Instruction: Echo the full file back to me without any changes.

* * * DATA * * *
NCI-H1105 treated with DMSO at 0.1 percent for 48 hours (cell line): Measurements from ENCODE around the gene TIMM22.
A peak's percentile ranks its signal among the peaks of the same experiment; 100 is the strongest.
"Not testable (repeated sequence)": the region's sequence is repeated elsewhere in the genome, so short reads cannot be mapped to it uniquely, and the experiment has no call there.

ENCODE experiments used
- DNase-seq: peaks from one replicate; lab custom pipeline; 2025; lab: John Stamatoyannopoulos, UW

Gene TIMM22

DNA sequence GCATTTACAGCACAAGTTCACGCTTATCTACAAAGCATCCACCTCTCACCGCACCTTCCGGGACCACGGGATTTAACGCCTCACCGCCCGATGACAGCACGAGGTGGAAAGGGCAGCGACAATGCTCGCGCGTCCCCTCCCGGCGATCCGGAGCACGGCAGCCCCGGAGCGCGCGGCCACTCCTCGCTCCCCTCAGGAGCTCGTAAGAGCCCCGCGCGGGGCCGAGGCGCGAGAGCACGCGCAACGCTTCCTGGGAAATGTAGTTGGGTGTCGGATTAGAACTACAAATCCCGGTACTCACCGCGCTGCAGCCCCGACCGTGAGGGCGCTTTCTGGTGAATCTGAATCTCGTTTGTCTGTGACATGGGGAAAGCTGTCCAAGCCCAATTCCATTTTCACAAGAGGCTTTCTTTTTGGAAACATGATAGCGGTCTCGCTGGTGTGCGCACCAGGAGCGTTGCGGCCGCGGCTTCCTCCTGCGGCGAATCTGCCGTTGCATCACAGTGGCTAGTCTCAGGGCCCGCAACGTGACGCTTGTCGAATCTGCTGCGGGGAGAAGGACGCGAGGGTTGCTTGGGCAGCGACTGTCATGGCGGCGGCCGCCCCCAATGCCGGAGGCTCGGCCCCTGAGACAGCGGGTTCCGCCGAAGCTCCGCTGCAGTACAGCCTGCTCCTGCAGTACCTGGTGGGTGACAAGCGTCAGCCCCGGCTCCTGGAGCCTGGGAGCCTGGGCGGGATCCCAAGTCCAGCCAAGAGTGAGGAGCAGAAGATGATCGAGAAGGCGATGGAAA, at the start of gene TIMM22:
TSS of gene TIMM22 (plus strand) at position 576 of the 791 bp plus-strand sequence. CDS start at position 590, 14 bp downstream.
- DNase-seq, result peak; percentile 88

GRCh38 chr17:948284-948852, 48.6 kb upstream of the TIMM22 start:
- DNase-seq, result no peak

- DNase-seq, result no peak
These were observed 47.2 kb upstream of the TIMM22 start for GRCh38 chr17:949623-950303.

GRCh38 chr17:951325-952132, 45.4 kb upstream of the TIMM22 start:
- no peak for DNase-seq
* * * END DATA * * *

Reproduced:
NCI-H1105 treated with DMSO at 0.1 percent for 48 hours (cell line): Measurements from ENCODE around the gene TIMM22.
A peak's percentile ranks its signal among the peaks of the same experiment; 100 is the strongest.
"Not testable (repeated sequence)": the region's sequence is repeated elsewhere in the genome, so short reads cannot be mapped to it uniquely, and the experiment has no call there.

ENCODE experiments used
- DNase-seq: peaks from one replicate; lab custom pipeline; 2025; lab: John Stamatoyannopoulos, UW

Gene TIMM22

DNA sequence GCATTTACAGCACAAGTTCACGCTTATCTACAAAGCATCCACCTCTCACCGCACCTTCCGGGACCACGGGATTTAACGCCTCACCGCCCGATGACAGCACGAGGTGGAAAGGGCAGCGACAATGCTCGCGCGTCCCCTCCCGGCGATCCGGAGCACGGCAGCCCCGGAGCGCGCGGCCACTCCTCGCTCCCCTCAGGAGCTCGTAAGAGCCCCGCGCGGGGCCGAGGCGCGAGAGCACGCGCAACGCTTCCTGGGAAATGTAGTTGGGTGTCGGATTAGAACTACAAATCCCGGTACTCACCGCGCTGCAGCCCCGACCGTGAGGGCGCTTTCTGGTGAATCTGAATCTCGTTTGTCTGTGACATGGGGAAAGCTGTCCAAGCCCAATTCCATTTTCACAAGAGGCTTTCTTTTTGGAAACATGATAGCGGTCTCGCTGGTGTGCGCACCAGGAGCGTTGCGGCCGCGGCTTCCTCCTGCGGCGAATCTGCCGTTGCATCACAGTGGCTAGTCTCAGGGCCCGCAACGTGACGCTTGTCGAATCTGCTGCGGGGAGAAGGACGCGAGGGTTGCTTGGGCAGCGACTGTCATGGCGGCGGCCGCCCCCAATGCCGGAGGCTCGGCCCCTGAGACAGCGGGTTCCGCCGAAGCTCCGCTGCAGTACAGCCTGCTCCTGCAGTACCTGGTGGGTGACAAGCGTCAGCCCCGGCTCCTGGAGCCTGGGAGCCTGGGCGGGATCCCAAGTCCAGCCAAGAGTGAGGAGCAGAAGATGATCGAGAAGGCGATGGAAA, at the start of gene TIMM22:
TSS of gene TIMM22 (plus strand) at position 576 of the 791 bp plus-strand sequence. CDS start at position 590, 14 bp downstream.
- DNase-seq, result peak; percentile 88

GRCh38 chr17:948284-948852, 48.6 kb upstream of the TIMM22 start:
- DNase-seq, result no peak

- DNase-seq, result no peak
These were observed 47.2 kb upstream of the TIMM22 start for GRCh38 chr17:949623-950303.

GRCh38 chr17:951325-952132, 45.4 kb upstream of the TIMM22 start:
- no peak for DNase-seq